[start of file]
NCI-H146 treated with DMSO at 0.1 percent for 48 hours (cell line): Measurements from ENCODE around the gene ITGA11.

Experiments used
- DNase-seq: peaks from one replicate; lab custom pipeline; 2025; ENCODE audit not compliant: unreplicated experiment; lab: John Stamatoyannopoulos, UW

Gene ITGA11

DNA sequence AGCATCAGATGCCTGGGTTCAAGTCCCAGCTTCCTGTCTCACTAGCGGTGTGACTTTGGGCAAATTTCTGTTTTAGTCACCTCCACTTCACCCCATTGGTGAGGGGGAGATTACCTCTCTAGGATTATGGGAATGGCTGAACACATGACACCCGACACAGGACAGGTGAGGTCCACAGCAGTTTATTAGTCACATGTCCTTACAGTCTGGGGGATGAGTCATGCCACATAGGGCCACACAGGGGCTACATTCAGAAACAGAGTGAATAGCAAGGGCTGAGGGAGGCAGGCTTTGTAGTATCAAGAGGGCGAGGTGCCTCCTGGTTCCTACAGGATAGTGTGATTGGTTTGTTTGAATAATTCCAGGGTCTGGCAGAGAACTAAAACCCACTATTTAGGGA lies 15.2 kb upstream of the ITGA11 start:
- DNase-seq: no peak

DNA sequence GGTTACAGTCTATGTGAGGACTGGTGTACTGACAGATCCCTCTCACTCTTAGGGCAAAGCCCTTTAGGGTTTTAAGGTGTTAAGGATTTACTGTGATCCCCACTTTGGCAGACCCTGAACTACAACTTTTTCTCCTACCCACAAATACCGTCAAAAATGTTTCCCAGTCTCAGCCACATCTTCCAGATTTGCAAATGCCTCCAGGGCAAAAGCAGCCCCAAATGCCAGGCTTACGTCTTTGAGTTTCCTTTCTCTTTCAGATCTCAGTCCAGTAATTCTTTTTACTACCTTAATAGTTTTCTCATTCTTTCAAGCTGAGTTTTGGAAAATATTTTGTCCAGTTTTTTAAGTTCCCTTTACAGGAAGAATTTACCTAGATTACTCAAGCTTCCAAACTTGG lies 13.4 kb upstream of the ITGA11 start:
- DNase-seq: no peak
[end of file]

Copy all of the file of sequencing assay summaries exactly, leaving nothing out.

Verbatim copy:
NCI-H146 treated with DMSO at 0.1 percent for 48 hours (cell line): Measurements from ENCODE around the gene ITGA11.

Experiments used
- DNase-seq: peaks from one replicate; lab custom pipeline; 2025; ENCODE audit not compliant: unreplicated experiment; lab: John Stamatoyannopoulos, UW

Gene ITGA11

DNA sequence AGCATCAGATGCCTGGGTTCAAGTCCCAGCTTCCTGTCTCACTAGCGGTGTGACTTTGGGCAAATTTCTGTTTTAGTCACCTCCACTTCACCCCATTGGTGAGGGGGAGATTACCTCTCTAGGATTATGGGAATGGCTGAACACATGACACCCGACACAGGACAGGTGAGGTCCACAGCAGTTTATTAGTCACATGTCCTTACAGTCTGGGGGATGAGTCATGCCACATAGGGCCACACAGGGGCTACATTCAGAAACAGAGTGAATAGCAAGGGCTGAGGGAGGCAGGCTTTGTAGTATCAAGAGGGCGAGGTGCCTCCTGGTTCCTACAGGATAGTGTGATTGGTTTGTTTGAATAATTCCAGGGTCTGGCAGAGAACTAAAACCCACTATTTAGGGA lies 15.2 kb upstream of the ITGA11 start:
- DNase-seq: no peak

DNA sequence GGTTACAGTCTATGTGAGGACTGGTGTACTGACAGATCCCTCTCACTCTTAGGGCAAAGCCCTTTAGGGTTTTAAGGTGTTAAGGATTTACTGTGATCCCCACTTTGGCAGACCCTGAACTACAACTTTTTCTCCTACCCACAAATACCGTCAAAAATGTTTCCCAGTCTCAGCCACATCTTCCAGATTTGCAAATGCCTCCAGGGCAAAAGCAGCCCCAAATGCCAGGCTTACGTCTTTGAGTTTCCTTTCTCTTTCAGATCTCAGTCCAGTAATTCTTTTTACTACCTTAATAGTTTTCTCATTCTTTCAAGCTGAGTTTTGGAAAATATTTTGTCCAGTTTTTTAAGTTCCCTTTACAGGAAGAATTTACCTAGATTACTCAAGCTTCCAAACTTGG lies 13.4 kb upstream of the ITGA11 start:
- DNase-seq: no peak